Mier explains that once the rules were agreed upon, there was a need to implement enforcement mechanisms to ensure statewide compliance. “Our regulations allow the Real Estate Board to implement a process that will be followed if AMCs don’t comply with the law. That’s been the missing key of everything. Dodd-Frank is out there but there was no way to enforce it. The Louisiana law allows for our State Board to enforce the C&R requirement directly by sanctioning AMCs that fail to comply. Dodd-Frank states that appraisers must be geographically competent and the AMC must pay a C&R fee for the area and the type of the assignment, and now our state has been empowered to enforce these requirements,” says Mier.

AMC Perspective

Throughout the drafting, and eventual passage of Louisiana’s AMC regulations, REVAA has actively participated in crafting the legislation according to Don Kelly, Executive Director.

However, REVAA opposes several parts of the regulations that were eventually passed into law and currently holds the position that the Louisiana’s State Board does not have the authority to act on its own to determine C&R fees. “We disagree that the Board can enforce their own version of what C&R fees are. We think it is illegal for a state to enforce federal law. Our understanding of the C&R provisions of the Truth in Lending Act (TILA) is that a Board has the authority to sanction an AMC only after the AMC is found to be in violation of the C&R Fee requirement. That finding can come through the state Attorney General or through a federal agency action, but cannot come directly from the Board,” says Kelly.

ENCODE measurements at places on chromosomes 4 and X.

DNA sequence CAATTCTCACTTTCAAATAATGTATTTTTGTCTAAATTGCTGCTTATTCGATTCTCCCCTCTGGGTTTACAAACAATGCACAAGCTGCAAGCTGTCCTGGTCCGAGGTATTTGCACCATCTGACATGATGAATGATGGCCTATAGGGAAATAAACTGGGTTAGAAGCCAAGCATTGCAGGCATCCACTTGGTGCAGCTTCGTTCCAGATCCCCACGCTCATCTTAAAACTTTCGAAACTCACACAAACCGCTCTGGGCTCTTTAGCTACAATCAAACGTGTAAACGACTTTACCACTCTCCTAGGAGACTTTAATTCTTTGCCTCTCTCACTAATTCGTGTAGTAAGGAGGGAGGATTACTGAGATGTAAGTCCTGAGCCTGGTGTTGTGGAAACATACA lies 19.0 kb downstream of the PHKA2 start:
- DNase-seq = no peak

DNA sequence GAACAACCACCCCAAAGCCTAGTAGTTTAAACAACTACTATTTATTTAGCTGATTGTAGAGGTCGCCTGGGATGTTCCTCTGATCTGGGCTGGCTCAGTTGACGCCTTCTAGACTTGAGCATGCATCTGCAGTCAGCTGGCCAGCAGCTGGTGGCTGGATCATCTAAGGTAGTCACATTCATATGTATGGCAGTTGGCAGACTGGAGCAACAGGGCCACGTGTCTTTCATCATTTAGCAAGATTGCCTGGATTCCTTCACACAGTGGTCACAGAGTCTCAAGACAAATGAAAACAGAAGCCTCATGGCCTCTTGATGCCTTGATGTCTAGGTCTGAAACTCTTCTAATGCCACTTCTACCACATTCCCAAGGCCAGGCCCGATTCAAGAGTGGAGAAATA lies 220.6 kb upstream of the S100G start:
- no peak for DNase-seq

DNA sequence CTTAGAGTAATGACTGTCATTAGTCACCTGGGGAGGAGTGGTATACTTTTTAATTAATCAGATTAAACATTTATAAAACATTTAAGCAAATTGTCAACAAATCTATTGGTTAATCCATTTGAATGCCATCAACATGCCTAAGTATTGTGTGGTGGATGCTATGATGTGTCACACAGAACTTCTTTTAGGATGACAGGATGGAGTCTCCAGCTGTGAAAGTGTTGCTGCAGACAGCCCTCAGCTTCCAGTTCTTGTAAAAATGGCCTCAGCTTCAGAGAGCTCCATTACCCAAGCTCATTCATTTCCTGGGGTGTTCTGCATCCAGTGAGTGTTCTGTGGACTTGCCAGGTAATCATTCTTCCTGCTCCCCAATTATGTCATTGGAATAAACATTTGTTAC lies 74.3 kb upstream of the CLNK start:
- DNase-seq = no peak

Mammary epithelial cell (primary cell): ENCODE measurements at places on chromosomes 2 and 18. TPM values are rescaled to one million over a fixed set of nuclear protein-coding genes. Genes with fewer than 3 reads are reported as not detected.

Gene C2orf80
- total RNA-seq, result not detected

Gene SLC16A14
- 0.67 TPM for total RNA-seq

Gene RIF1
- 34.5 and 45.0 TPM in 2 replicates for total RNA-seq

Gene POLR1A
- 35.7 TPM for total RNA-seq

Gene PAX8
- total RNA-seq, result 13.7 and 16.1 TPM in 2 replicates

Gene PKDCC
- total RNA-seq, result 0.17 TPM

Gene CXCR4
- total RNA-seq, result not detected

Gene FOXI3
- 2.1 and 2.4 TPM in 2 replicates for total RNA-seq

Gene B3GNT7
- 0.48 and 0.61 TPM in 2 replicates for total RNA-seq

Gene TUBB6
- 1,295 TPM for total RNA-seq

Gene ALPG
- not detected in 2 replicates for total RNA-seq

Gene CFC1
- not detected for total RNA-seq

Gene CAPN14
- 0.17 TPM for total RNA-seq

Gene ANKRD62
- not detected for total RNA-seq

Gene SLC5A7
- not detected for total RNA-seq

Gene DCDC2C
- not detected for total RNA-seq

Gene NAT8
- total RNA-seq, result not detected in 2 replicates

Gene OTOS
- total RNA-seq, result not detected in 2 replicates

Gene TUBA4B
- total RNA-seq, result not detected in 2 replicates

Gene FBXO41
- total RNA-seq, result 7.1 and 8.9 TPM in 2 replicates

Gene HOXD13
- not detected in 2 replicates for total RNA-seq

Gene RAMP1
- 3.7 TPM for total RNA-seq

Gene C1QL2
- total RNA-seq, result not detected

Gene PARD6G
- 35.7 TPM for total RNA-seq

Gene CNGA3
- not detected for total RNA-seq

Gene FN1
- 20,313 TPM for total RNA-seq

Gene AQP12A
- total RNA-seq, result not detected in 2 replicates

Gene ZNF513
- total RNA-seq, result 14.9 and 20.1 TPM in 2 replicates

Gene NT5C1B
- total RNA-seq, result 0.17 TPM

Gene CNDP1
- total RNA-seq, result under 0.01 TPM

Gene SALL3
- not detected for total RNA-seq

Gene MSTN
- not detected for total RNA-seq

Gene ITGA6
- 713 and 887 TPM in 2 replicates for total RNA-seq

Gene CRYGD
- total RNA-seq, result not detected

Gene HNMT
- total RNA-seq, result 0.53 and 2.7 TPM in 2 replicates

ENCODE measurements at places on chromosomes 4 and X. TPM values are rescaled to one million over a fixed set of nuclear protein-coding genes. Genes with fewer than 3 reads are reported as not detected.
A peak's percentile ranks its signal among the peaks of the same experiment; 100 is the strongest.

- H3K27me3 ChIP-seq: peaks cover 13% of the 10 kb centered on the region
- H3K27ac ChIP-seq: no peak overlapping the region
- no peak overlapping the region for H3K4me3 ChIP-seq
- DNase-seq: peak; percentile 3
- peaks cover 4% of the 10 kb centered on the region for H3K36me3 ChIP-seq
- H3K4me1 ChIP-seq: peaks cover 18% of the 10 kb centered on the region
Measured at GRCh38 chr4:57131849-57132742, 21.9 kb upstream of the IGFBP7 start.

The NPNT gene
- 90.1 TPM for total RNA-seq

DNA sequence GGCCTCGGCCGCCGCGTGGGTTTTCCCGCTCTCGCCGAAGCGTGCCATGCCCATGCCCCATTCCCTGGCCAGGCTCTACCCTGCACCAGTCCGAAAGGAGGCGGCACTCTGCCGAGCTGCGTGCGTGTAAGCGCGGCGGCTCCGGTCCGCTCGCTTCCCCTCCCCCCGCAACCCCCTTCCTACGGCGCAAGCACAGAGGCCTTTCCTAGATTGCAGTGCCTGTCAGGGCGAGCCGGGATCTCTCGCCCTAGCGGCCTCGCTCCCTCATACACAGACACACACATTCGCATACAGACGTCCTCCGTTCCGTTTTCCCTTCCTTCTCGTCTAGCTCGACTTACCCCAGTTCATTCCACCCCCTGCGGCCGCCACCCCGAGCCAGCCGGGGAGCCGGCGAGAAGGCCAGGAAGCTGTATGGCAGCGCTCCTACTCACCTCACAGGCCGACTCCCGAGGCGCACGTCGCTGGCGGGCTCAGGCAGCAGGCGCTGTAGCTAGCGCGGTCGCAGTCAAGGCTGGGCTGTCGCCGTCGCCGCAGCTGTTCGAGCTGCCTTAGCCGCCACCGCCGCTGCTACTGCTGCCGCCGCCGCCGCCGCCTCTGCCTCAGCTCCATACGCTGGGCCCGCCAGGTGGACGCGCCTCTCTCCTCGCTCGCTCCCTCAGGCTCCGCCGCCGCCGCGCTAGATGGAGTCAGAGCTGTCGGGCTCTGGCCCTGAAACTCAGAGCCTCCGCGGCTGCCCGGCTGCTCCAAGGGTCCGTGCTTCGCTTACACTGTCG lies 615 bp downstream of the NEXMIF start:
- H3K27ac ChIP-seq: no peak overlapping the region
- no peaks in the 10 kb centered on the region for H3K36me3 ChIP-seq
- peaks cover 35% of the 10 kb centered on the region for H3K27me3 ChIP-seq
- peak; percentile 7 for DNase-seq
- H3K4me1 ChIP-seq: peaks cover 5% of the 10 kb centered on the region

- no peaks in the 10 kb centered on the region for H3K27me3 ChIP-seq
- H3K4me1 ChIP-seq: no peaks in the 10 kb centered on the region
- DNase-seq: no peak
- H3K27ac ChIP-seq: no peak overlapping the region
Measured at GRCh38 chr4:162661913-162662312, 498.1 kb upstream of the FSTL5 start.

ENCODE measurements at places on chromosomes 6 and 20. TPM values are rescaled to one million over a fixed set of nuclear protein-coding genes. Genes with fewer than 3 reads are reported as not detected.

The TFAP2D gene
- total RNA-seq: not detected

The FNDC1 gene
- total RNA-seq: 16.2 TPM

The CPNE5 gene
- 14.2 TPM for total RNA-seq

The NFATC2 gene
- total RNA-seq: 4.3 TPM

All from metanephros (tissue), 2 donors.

Kelly says that the regulations create unnecessary confusion and additional bureaucracy. “It ultimately leads to inconsistent standards. The Louisiana Board is applying its version of C&R fees and then we have federal C&R requirements, based on the presumptions that are articulated in the Interim Final Rule. Ultimately the cost of doing business will go up. The more regulations, the more it costs to ensure compliance. Banks aren’t typically the ones who pay these costs. Who pays? The consumer often pays. In this case, we just don’t think that added regulations are justified,” argues Kelly.